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In general, the Torah places a lot of supremacy to the spousal relationship in marriage, compared to other relationships, and one must generally put one's spouse first over almost any other commitment, including (generally) serving one's parents.

At times, we might have to attend to our spouse at the cost of another obligation, in a circumstance that couldn't have been foreseen or was otherwise not possible to control. How do we explain to the other party.

To keep it narrow let's just say we are dealing with a very standard case:

The husband is due to meet a friend for lunch - nothing urgent or important, but the other party has arranged their schedule to meet. At the last minute, his wife tells him she needs to talk because she is upset about something, nothing life or death, but important to her. The husband must inform the person he is meeting for lunch that he can't make it. How should he explain it?

Factors such as, Tznius1, Lashon Hara2 or Lo Titen Michshol3, Kedusha4 and more come to mind, which make it difficult to reveal much about why one must cancel the obligation in order to attend to the spouse.

What are tactful ways brought down either in written sources or stories of tzaddikim that illustrate how one should walk this fine line of dealing with such situations?


1 - it is immodest in halacha to discuss matters that are private between the husband and wife, and this covers a lot of ground, and might include even a simple statement like "my wife needs me"?
2 - by cancelling the appointment, one is doing something that's less than ideal, and looks bad if the full reason is not given, so saying just "it's because my husband needs me" could sound like LH towards the husband?
3 - saying "I have to cancel today, my wife needs me", without giving further information might tempt the person hearing this information to wonder why, and this may lead to negative thoughts. Anything from "she is controlling" to "I wonder if she has some medical condition" ch'v.
4 - similar to the immodesty point, the sanctity of marriage is an overarching principle that requires preserving in many subtle ways.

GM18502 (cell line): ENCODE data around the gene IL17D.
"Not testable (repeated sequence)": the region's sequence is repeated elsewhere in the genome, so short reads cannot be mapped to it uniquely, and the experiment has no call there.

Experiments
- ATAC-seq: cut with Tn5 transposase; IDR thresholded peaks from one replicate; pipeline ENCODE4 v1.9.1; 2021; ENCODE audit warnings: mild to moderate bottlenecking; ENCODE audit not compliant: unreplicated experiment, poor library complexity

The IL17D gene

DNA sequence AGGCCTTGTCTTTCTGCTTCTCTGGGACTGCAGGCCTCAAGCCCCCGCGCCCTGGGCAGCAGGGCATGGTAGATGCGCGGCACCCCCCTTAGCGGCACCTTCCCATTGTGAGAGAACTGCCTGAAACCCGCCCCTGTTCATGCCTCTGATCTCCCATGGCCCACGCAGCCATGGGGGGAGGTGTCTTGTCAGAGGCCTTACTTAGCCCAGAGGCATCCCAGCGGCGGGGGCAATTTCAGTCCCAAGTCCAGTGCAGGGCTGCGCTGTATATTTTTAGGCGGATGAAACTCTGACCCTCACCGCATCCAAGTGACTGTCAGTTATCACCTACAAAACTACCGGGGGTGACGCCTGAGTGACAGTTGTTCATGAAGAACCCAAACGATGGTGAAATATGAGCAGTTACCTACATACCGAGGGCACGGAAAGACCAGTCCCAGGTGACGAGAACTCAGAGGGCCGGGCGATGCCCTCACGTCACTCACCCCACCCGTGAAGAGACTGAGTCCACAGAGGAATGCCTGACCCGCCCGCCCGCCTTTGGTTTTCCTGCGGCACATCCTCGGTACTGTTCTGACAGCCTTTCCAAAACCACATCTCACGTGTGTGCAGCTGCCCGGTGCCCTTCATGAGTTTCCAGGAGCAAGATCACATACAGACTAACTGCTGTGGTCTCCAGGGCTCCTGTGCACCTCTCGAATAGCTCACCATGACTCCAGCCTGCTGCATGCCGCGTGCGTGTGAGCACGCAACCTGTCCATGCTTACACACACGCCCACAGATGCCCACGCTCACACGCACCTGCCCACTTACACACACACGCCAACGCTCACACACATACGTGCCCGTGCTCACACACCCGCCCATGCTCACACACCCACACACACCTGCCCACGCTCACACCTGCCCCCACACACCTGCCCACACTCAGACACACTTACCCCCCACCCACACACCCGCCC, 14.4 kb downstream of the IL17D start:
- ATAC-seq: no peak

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    How is this different from other situations where tact is required? In addition, normal people realize that responsibilities at home trump most other responsibilities and won't hold it against you or demand an explanation.
    – N.T.
    Jul 10, 2023 at 10:45
  • I think there are too many factors here. I would advise that you limit the scope of the question. I'm not sure that an anecdote from stories of tzaddikim is what you're looking for? Tzniut, lashon hara, lo titen, shalom bayit, whether someone is in danger, kiddush Hashem, etc. these all factor in, but the extent and scope of each will be highly case specific. The best answer would be "they are all important and you (and, your wife, your community and Rav?) would do well to find a balance"
    – bondonk
    Jul 10, 2023 at 12:24
  • Yeah. This is too broad, sorry.
    – Shalom
    Jul 10, 2023 at 13:31
  • This question asserts that a Halachic obligation to tend to one's spouse exists and then asks how to navigate tension between that obligation and other Halachic principles. It would therefore be much more compelling if you'd edit in support for this central assertion (besides the specific citation covering tension between a married woman's obligations toward her parents and toward her husband.
    – Isaac Moses
    Jul 11, 2023 at 19:02
  • @IsaacMoses thank you, although that wouldn't solve the issue of it being too broad, so I see it unlikely to be reopened. What do you think?
    – Rabbi Kaii
    Jul 11, 2023 at 19:03

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